Instrument validation: hospital nurse perceptions of their Behavioral Health Care Competency


  • Dana N. Rutledge,

    1. Dana N. Rutledge PhD RN Nursing Research Facilitator St. Joseph Hospital, Orange, California, USA, and Professor California State University Fullerton, Fullerton, California, USA
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  • Mary Wickman,

    1. Mary Wickman PhD RN Research Coordinator St. Jude Hospital, Fullerton, California, USA, and Nursing Program Director Vanguard University, Costa Mesa, California, USA
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  • Diane Drake,

    1. Diane Drake PhD RN Nurse Research Scientist Mission Hospital, Mission Viejo, California, USA and Assistant Clinical Professor University of California, Irvine, California, USA
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  • Elizabeth Winokur,

    1. Elizabeth Winokur RN PhD Candidate University of Arizona, Tucson, Arizona, USA and Clinical Educator Emergency Services & Behavioral Health, St. Joseph Hospital, California, USA
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  • Jeannine Loucks

    1. Jeannine Loucks MSN RN-BC Clinical Coordinator Behavioral Health, St Joseph Hospital, California, USA
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D.N. Rutledge: e-mail:


Aim.  To report the development and psychometric testing of the Behavioral Health Care Competency survey, designed to measure hospital nurse perceptions of behavioral healthcare competency.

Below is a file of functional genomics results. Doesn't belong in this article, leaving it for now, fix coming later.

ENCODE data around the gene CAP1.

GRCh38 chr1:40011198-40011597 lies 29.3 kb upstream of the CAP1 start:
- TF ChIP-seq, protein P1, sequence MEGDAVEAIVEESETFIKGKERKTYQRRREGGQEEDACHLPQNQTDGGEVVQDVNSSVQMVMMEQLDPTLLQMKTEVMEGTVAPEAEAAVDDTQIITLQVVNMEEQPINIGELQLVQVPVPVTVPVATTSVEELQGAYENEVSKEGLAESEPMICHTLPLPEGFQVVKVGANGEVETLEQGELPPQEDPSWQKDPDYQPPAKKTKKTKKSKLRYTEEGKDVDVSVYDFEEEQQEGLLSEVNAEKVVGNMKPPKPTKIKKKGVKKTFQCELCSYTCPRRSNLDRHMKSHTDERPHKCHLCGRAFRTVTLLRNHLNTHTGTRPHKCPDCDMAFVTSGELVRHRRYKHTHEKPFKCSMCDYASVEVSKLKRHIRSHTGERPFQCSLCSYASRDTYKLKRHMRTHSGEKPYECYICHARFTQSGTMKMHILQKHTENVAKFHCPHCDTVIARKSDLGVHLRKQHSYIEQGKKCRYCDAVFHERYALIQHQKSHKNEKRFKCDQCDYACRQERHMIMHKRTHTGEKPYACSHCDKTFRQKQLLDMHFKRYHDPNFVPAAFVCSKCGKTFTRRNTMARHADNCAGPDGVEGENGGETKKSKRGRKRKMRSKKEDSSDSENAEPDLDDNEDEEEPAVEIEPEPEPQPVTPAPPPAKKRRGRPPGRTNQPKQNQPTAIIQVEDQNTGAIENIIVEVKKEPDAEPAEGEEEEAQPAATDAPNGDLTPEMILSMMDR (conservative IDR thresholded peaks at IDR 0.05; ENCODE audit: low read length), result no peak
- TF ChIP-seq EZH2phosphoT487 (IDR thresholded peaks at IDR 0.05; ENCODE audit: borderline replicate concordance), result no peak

Background.  Hospital nurses working in general or other non-psychiatric units may lack behavioral healthcare competency to manage disruptive behaviours associated with mental illnesses.

Design.  Instrument development.

Method.  A nurse study team including clinical experts and nurse researchers from three community hospitals in southern California (USA) reviewed content validity of each item and the 31-item instrument and created a behavioral health care competency conceptual model based on the nursing process. Separate institutional review board permissions were obtained from each hospital. The study team collaborated in the timing of survey administration (November 2010), analysis of the results and survey validation.

Results.  A total of 844 nurses completed the survey, representing approximately 23–41% of eligible nurses from each hospital. Using principal component analysis with varimax rotation, 23 items led to a factor structure with four components. Four subscales with adequate alpha coefficients were formed: Resource Adequacy, Patient Assessment, Practice/Intervention Competency, and Psychotropic Recommendation.

Conclusion.  The 23-item hospital nurse Behavioral Health Care Competency survey is an adequate and valid newly developed instrument. Further testing with diverse samples is needed to strengthen generalizability and address unique and specialized nursing care needs.